These results suggest that students’ reliance on and use of ChatGPT was limited.
The survey further reveals that those who did not use ChatGPT made that choice notably due to valuing personalized work, lacking time, ChatGPT being unavailable, or having doubts about its ability to meaningfully help.
Those who did use ChatGPT identified many ways in which it helped them:
- modifying and/or providing feedback about writing
- providing examples to inspire students’ own writing
- assisting with brainstorming
- checking and/or correcting grammar/syntax
- writing drafts of paragraphs/letters
- finding synonyms
- identifying a job posting’s keywords
- featuring a more professional tone
- writing with enhanced directness/precision/concision/variety
13 students explicitly declared that allowing the use of ChatGPT positively impacted the assignment, mostly because this resulted in greater realism; only 1 student explicitly declared that the assignment was negatively impacted.
Impacts of the use of ChatGPT
In general, the assignment was positively impacted by the integration of ChatGPT, notably due to enhanced relevance and enhanced learning:
- Students’ perceptions of the assignment’s relevance was increased.
- The assignment’s relevance was objectively increased by incorporating what is already a standard tool for resume/cover letter writing.
- Some students developed the skill of effectively using a large language model (LLM), specifically to prepare resumes/cover letters, partly by increasing their awareness of LLM strengths and limitations.
- The students who used ChatGPT likely increased their understanding of the resume and cover letter since crafting prompts and evaluating responses required further reflection about resume and cover letter conventions, and that reflection was from a novel perspective.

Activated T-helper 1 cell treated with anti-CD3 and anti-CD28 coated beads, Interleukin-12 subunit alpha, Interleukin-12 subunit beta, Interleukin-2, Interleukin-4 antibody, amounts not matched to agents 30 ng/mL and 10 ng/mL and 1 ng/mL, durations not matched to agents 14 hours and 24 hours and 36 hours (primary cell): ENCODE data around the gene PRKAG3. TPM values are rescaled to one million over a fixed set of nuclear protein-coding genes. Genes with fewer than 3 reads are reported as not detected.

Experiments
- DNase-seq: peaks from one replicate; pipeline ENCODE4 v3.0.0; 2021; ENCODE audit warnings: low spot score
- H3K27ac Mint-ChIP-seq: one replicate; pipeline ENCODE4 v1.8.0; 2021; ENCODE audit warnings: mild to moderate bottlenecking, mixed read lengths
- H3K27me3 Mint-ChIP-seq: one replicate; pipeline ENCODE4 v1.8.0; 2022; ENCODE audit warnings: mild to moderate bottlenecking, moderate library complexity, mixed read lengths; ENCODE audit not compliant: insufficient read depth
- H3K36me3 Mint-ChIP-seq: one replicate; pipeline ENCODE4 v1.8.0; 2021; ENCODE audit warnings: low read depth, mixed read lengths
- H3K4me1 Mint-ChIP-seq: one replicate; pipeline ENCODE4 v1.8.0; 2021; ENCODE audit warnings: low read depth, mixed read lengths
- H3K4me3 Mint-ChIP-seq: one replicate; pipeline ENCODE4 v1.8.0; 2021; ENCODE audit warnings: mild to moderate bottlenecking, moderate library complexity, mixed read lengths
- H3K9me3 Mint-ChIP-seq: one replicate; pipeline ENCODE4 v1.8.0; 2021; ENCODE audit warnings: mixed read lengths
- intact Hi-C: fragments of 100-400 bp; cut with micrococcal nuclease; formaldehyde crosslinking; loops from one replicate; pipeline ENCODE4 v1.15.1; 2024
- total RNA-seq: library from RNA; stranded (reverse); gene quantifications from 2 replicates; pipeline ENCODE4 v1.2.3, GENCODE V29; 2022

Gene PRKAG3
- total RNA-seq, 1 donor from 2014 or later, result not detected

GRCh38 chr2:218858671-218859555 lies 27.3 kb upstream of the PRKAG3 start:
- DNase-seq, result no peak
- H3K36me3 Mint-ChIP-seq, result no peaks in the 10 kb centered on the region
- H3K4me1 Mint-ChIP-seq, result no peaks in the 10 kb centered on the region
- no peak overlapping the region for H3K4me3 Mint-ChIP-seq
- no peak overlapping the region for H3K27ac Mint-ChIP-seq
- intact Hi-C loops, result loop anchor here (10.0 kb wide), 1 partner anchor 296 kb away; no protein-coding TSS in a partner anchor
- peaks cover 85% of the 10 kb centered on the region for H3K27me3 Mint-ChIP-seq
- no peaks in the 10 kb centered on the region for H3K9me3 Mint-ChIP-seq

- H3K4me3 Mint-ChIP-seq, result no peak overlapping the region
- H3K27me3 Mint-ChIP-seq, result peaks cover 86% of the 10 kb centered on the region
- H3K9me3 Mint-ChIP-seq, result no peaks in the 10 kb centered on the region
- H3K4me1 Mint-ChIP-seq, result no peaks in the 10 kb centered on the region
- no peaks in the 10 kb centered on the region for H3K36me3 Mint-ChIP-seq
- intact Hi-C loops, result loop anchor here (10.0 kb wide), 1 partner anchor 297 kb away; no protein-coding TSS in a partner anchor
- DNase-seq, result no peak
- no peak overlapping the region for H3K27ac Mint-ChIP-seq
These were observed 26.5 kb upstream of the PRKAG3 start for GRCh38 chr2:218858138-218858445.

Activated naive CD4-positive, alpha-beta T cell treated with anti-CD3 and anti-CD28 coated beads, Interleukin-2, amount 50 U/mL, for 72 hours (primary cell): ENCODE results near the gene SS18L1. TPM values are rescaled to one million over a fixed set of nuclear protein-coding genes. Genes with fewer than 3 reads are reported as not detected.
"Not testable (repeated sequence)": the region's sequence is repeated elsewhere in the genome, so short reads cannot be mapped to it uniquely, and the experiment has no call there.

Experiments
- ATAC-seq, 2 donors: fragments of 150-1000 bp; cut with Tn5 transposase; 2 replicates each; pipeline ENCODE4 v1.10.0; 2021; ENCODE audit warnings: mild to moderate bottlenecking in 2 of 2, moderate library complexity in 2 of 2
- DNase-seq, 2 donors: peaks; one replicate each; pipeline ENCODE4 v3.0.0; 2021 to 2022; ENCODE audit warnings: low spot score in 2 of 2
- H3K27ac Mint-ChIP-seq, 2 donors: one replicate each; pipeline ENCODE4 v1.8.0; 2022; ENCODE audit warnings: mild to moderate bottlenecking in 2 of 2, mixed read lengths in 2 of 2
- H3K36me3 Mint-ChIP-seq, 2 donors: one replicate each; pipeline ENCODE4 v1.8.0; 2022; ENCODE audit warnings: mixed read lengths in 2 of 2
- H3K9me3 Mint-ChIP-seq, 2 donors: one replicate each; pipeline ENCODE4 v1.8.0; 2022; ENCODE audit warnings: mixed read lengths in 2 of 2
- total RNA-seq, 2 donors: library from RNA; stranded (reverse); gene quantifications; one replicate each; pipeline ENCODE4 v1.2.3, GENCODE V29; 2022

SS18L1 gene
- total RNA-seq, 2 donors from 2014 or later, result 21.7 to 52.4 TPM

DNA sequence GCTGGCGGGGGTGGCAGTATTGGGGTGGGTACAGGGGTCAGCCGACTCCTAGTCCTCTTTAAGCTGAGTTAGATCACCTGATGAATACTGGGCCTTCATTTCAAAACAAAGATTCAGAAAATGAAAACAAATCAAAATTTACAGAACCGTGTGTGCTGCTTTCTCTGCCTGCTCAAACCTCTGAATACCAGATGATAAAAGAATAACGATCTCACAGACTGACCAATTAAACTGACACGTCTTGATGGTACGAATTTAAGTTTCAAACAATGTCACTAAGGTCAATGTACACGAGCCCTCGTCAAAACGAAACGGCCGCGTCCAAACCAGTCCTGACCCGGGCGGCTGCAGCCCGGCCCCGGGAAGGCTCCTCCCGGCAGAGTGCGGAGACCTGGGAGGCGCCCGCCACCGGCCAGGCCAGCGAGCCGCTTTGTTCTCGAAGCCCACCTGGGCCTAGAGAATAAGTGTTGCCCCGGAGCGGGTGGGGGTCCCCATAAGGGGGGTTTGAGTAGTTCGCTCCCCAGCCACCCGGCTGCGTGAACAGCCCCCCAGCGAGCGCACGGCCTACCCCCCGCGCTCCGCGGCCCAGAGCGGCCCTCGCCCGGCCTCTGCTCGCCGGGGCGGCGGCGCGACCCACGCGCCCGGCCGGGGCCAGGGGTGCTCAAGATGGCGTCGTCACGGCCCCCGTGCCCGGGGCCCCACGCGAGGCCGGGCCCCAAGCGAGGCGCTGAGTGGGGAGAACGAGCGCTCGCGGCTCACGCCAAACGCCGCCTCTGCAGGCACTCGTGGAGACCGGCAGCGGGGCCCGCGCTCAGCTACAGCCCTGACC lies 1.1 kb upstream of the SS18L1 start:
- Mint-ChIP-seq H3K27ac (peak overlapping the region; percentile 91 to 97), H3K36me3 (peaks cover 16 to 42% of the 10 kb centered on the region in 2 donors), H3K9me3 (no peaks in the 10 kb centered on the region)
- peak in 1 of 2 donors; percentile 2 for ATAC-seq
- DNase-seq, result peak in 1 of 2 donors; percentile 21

- To the extent that students inappropriately and unthinkingly copied example cover letters, lower grades fostered equity, and my assignment feedback made this copying an opportunity to foster learning (e.g. that cover letter openings should name specific qualifications).
- I spent no time or energy on investigating and prosecuting academic misconduct, and experienced none of the associated teacher-student conflicts that can compromise learning.
- I was empowered relative to my students and my credibility was increased by being the one teaching the students how to use ChatGPT and its limitations.
However, one main negative impact of allowing the use of ChatGPT must be considered: the more liberal approach to academic integrity resulted in a modestly increased number of students uncritically copying example cover letters and so reducing their learning at the composition stage of the assignment. This copying likely occurred because students knew they would not be charged with academic misconduct and may have perceived this copying to be less unethical or even sanctioned by me. Thus, I think it is highly likely that the unthinking copying of example cover letters was an unforeseen consequence of allowing students to use ChatGPT.
To try again?
Next year, I intend to proceed similarly with the Resume and Cover Letter assignment by allowing the use of ChatGPT and other forms of support. However, I will warn students against uncritically copying example resumes and cover letters, explaining how this will result in less effective applications and so lower grades.
Also, I will add the use cases of generating job posting keywords and generating synonyms to the “Using ChatGPT” section of the assignment instructions.
Finally, I’ll likely return the assignment’s weight in the course to 25% given that the assignment’s average and standard deviation have proven to be unproblematic despite allowing the use of ChatGPT.
Proceeding this way will be possible if ChatGPT limitations remain the same. However, if there are new publicly available versions of ChatGPT that are more capable, I will need to assess whether I can continue to allow students to use these new versions.
The Literary Essay assignment
I have recently repeated the exercise of allowing the use of ChatGPT with my Literary Survey class, this time with a take-home literary essay assignment on the medieval poem Sir Gawain and the Green Knight. Therefore, I modified my instructions by adapting the Academic Integrity section and by adding a Reporting on Support section.